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Posts Tagged ‘cinematography

“I don’t understand how anyone can become a director without learning the craft of cinematography”*…

 

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Because…

* Nicolas Roeg

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As we noodle on the nanny-cam, we might recall that it was on this date in 1934 that Samuel Goldwyn acquired the film rights to L. Frank Baum’s The Wonderful Wizard of Oz.  The novel, published in 1900, had become an instant classic, spawning sequels (that continued under the direction of Baum’s widow after his death in 1919), a long-running Broadway musical, and several silent films.  Goldwyn’s version, released in 1939, had modest success at the box office (though it did garner several Oscar nominations–including a Best Song win for “Somewhere Over the Rainbow” and a special award for Garland as Best Juvenile Performer). Then, in 1956, an estimated 45 million people tuned in to watch the movie’s television debut on the Ford Star Jubilee.  Countless TV airings later, The Wizard of Oz is one of the best-known– and most beloved– films of all time.

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Written by LW

January 26, 2016 at 1:01 am

“In many of the films now being made, there is very little cinema”*…

 

METROPOLIS (1927) Shot by Karl Freund, Günther Rittau, & Walter Ruttmann | Director: Fritz Lang

 

Honoring cinema’s past, frame by frame: from @TheGeoffTodd, a Twitter feed that delivers “One Perfect Shot” again and again…

* Alfred Hitchcock

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As we contemplate composition, we might recall that it was on this date in 1939 that Stagecoach was released…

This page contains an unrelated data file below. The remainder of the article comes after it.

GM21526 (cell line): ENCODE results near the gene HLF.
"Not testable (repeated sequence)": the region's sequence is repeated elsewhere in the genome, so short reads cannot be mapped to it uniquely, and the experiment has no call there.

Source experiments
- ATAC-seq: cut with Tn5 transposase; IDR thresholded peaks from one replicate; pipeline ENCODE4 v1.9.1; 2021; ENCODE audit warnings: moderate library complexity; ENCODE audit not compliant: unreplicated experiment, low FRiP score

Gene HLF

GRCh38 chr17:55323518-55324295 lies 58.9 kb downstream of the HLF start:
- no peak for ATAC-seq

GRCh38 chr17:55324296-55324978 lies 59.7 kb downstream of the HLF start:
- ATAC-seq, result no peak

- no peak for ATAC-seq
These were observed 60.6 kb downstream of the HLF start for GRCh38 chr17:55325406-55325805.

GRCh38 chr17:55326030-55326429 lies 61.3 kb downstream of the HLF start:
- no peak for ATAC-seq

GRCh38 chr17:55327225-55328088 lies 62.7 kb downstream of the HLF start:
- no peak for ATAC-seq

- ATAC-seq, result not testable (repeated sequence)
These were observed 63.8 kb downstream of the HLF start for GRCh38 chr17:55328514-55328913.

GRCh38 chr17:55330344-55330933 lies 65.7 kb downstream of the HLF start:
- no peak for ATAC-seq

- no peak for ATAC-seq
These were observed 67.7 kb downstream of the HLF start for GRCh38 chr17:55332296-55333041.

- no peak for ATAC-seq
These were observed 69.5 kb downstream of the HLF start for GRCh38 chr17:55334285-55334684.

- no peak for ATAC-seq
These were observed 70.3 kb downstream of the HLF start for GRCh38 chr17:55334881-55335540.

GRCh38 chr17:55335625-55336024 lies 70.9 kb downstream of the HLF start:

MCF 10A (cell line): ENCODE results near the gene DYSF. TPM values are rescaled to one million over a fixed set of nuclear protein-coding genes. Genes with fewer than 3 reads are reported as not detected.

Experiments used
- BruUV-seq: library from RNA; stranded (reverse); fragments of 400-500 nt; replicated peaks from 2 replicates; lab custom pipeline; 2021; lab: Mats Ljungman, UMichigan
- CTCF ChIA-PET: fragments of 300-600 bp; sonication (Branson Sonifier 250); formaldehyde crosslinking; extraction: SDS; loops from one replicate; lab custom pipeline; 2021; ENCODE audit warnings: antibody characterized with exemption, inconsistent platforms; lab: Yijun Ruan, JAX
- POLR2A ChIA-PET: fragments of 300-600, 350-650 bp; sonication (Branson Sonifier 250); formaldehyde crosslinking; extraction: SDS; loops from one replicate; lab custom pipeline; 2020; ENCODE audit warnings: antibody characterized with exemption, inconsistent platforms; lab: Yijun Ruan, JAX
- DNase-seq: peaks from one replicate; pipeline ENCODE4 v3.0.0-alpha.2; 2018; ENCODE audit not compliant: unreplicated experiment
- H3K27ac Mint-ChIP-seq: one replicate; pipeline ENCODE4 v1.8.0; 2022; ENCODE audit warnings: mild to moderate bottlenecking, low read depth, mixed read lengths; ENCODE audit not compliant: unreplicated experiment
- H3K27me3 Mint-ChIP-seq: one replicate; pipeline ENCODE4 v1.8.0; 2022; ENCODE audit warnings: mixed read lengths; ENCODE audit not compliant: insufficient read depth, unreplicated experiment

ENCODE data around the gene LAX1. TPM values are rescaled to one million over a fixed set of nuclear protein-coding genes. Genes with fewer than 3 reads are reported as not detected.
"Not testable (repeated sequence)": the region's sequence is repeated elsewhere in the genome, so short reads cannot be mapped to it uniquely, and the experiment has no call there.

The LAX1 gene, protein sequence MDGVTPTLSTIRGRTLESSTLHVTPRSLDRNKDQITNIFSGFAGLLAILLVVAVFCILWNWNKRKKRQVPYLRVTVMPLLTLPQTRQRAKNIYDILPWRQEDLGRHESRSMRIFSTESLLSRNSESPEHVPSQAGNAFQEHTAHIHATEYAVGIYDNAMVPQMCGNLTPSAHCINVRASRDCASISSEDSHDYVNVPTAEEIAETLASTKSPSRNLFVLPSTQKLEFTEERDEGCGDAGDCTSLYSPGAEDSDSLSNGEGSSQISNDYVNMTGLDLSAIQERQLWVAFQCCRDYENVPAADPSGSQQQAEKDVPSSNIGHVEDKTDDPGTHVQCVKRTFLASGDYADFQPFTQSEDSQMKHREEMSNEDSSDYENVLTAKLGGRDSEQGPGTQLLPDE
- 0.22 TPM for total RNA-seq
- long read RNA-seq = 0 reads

Stagecoach was a major shifting point both in terms of the careers of its creators and of cinema as a whole. Ford had long failed to get his adaptation of Ernest Haycock’s short story “The Stage to Lordsburg” off the ground because the studios felt that Westerns were purely B-movie fare, the sort of thing best left to Poverty Row. And while Ford’s name is now synonymous with the genre like no other director, he had in fact not made a Western since 1926. Stagecoach finally got made with the help of independent producer Walter Wanger, who suggested Marlene Dietrich and Gary Cooper for the leads. However, he ultimately bowed to Ford’s preference for Claire Trevor and a relative unknown (and friend of Ford’s) by the name of John Wayne. All the film’s elements – a smart script by Ben Hecht and Dudley Nichols, the striking setting of Monument Valley, a great supporting cast, the exciting action sequences, Ford’s skilled direction, Wayne’s potent presence – combined to make it a hit not only with critics but audiences two. The film grossed $1 million in its first year, and was up for seven Oscars, including Best Picture and Best Director. From that point on, the Western became an important and respected element of American filmmaking, while Ford and Wayne would reteam many times to solidify their position as its seminal director and star. Stagecoach was also apparently used by Orson Welles as the blueprint of a “perfect movie” while making Citizen Kane, and it rightly remains a classic to this day.

Focus Features

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Written by LW

February 15, 2015 at 1:01 am

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